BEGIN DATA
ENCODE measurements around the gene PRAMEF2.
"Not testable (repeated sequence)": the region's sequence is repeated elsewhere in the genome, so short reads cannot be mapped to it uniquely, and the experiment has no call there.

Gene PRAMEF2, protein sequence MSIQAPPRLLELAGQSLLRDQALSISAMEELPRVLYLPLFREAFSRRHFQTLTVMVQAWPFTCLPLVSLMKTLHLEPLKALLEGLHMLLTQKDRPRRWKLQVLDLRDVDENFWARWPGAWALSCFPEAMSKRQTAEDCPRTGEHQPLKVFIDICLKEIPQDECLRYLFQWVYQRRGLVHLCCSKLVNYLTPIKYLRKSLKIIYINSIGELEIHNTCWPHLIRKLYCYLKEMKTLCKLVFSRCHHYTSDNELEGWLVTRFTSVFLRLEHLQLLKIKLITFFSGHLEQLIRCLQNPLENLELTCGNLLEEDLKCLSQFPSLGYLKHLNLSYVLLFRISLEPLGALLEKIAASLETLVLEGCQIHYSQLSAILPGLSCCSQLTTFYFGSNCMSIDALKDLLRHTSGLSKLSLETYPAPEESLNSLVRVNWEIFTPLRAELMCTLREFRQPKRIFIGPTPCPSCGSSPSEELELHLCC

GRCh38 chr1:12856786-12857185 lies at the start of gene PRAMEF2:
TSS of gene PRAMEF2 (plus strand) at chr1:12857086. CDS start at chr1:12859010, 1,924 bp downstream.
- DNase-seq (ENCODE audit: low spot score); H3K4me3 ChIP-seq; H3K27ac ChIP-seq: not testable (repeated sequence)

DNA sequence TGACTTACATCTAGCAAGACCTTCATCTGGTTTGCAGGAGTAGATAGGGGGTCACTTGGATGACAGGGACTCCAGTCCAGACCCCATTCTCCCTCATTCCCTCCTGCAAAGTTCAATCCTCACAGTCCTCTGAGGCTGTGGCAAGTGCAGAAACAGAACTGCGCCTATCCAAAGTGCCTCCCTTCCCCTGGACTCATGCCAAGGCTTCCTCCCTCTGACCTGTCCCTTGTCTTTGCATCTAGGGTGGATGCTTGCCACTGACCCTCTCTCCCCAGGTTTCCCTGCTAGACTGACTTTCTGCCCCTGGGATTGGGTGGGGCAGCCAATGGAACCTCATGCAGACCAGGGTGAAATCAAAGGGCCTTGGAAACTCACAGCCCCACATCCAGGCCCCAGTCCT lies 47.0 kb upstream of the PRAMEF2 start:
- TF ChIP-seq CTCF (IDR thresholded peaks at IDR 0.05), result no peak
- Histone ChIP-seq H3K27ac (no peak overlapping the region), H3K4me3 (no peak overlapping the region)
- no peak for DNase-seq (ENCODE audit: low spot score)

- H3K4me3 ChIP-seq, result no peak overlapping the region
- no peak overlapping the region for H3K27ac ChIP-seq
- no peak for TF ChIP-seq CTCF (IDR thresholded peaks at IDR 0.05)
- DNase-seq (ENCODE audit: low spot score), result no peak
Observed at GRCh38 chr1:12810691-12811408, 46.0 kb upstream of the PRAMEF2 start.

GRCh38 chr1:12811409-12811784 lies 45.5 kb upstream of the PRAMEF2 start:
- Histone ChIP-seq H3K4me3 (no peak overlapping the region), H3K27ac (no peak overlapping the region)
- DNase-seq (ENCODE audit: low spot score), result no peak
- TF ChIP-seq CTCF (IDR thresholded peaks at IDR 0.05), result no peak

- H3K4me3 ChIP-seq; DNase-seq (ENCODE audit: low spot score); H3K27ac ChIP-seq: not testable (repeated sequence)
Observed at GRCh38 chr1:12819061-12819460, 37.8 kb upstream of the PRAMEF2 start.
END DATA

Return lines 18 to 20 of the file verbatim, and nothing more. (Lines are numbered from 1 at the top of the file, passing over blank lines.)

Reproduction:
- DNase-seq (ENCODE audit: low spot score), result no peak
- TF ChIP-seq CTCF (IDR thresholded peaks at IDR 0.05), result no peak

- H3K4me3 ChIP-seq; DNase-seq (ENCODE audit: low spot score); H3K27ac ChIP-seq: not testable (repeated sequence)